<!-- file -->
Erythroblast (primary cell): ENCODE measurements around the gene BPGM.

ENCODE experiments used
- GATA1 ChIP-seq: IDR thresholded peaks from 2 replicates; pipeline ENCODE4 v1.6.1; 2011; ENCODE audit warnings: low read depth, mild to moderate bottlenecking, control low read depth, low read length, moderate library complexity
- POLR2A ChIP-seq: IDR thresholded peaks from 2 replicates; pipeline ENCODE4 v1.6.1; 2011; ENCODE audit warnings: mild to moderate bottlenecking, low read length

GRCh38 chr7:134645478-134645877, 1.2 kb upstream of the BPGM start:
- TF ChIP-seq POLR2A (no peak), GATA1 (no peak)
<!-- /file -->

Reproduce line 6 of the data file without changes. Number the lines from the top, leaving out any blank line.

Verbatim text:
- TF ChIP-seq POLR2A (no peak), GATA1 (no peak)